'Dynamic Full' vs '2/8' means what?

Discussion in 'DVD Video' started by Dogger the Filmgoblin, Jun 29, 2004.

  1. Okay, I know what 'Dynamic Range Compression' means in my DVD player's
    setup menus, but the slider that I can set is ambiguous in its
    meaning, and the manual is no help at all.

    With the slider I can set the 'Dynamic Range Compression' to 'FULL' or
    in fractions of eight, including '6/8' or '4/8' or '2/8' ... so when I
    set it to FULL am I setting the 'Dynamic' option to FULL and 2/8 means
    squeeze into 2/8 of its normal range, or am I setting the Dynamic
    Range COMPRESSION to FULL (meaning fully compressed) and 2/8 means
    only 2/8 of the FULL level of compression.

    This is confused even more by the fact that the slider itself is
    labelled simply 'DYNAMIC', whereas the information 'tag' that appears
    at the bottom when you select it says 'Dynamic Range Compression'.
    Literally minded I might interpret this to mean the slider sets the
    amount of compression ... but then why does the player default to FULL
    out of the box? That makes no sense since extreme dynamic compression
    should be an option not a default.

    Anyway, I have a crappy sound system and I can't seem be certain of
    the results just by listening.

    The player is a ClairTone CLDVD105T but I didn't mention it in the
    subject header because although it's a rare player I was hoping that
    it shared this menu setting with other models.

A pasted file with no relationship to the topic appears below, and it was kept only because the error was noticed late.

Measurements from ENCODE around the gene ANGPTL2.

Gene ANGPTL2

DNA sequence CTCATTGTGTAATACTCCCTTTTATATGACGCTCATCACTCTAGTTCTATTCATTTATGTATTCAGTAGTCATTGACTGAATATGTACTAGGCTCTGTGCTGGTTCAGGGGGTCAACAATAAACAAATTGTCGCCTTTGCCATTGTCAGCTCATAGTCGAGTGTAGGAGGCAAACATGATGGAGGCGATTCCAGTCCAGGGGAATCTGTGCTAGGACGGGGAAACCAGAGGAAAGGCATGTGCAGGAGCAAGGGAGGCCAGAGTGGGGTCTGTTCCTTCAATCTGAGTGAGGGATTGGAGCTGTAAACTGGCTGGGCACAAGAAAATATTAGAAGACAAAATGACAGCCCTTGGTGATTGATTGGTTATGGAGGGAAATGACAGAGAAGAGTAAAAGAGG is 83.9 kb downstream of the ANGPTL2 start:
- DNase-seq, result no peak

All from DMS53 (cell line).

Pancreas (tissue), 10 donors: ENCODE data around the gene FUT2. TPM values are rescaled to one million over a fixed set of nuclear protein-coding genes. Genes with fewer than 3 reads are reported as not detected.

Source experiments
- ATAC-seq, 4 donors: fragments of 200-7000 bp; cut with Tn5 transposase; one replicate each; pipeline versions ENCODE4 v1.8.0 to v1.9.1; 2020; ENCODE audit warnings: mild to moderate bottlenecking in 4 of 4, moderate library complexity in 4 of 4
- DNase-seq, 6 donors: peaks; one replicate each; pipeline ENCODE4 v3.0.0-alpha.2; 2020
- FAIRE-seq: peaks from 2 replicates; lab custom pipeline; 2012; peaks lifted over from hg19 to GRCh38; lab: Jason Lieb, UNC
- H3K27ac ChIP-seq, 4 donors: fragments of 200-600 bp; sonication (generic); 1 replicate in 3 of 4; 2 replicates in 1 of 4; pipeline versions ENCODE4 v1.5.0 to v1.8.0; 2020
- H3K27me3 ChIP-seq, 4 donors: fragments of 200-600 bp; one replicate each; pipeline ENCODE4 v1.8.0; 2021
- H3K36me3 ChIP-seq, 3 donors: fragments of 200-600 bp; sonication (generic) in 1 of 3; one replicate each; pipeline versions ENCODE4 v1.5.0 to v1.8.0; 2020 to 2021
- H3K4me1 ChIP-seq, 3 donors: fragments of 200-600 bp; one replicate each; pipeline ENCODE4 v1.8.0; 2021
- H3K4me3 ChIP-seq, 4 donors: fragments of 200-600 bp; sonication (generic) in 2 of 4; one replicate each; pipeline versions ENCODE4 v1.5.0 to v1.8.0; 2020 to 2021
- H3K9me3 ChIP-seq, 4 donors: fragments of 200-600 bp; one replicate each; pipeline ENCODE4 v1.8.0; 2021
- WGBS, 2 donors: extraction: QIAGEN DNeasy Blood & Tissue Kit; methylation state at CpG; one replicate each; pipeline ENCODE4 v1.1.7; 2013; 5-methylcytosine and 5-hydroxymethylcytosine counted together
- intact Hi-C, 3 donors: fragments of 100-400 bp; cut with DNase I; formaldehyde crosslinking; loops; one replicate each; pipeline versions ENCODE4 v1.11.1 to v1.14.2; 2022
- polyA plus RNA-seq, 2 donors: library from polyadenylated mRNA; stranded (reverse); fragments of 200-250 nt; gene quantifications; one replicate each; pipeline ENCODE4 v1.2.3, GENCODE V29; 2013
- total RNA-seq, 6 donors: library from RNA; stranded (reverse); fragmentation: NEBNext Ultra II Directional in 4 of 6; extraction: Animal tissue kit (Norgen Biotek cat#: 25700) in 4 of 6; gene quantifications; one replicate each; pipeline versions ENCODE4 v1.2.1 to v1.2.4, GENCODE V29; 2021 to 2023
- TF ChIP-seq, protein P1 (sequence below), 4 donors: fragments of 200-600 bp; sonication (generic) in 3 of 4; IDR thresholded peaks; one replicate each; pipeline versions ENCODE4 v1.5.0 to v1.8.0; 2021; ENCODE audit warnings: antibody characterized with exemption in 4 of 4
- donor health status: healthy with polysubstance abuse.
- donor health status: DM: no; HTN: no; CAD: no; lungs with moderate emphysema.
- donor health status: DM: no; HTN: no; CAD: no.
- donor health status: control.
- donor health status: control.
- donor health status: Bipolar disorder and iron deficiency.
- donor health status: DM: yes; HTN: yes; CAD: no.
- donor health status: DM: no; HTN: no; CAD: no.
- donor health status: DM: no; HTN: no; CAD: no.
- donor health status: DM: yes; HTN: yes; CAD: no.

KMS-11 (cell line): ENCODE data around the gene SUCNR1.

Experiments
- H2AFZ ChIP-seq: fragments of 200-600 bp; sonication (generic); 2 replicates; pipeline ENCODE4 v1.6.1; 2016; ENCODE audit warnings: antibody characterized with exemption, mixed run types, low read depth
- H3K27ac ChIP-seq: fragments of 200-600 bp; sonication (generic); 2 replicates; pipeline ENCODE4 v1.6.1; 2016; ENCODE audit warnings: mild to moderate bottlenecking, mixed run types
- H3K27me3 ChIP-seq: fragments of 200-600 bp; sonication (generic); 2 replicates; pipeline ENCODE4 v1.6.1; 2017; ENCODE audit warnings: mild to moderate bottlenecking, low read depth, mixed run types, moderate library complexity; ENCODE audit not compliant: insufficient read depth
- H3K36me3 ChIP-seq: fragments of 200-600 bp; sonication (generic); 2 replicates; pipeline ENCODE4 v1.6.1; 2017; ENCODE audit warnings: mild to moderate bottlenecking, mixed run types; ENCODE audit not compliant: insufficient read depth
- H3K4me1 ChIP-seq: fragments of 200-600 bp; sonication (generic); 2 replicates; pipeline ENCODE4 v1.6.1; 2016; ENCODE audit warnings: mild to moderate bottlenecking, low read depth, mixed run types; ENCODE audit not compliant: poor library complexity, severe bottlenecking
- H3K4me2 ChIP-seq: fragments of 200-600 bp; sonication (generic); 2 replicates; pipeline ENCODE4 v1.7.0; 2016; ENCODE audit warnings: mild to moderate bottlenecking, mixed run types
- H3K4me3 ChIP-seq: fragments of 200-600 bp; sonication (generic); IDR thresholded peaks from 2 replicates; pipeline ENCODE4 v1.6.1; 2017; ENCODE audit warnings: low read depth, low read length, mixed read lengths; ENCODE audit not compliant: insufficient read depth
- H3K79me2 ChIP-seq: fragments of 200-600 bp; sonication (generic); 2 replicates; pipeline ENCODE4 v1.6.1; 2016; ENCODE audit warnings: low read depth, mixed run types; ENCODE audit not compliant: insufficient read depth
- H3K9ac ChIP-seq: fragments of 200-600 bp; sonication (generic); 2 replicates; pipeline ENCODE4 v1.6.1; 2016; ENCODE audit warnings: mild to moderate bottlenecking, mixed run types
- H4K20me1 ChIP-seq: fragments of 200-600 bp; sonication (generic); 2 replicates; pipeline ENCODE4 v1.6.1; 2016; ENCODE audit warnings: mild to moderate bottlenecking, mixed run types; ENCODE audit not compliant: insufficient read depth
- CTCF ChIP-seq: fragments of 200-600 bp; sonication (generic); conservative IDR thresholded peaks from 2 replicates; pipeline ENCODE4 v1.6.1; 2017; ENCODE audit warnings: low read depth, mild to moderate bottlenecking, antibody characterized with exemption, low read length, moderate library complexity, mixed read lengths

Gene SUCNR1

The manual confuses the issue further, contradicting its own title:

    "DYNAMIC RANGE COMPRESSION: The DYNAMIC setting will increase or
    decrease the surround effect and sound quality in relation to room
    size, speaker placement, speaker quality, and listening style."

    This makes it sound like I am increasing and decreasing the dynamic
    range, not the COMPRESSION ... so why the title? How friggin'

    Does anyone know what this slider REALLY means?

    Dogger the Filmgoblin, Jun 29, 2004
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  2. Dogger the Filmgoblin

    Biz Guest

    Well, you are the one who bought some off brand model instead of a known
    entity. It was cheap and you couldn't pass up on the great deal right?

    Anyway, FULL is probably no dynamic range compression, and whatever is at
    the other end is probably as compressed as you can make it. Of course it
    could be exactly opposite that. If you have tried the two extremes and
    cannot hear any difference in the dynamic range, then it really is useless
    on your setup.

    It is intended for late night dvd viewing, or other instances when you can't
    have it cranked up to normal playback levels(apt dwelling/etc.)
    Biz, Jun 29, 2004
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  3. Yes it was absolutely the cheapest DVD player that could be found on
    the face of the planet at the time I bought it. So what's your point?
    I wasn't exactly ranting or demanding superior quality or threatening
    the company. I'm just asking a question. I *could* cart the player
    over to friends house and just test the setting on his stereo to
    satisfy my curiosity, but I thought someone around here might just
    already know the answer.

    BTW this super-cheapo player is more compatible with more commercial
    DVDs than my uncle's fancy Panasonic or my pal's Sony. Mine's the one
    they come and test their discs on to make sure that there's nothing
    actually wrong with them when their players hiccup eating them. I
    still would rather have their players than mine, but it's something I
    always have to mention when the cheapness of my purchase is maligned.
    I have seen the 'cheaper is more compatible' effect before, in
    computer CD drives. It's not that big a deal; it's a minor effect. I'm
    not sure why but my theory is that by the time a drive mechanism or
    chipset becomes so mass-produced that it finds its way into the very
    cheapest equipment, it has already spent a lot of time in the testing
    rooms of discs producers in various machines.

    Dogger the Filmgoblin, Jun 30, 2004
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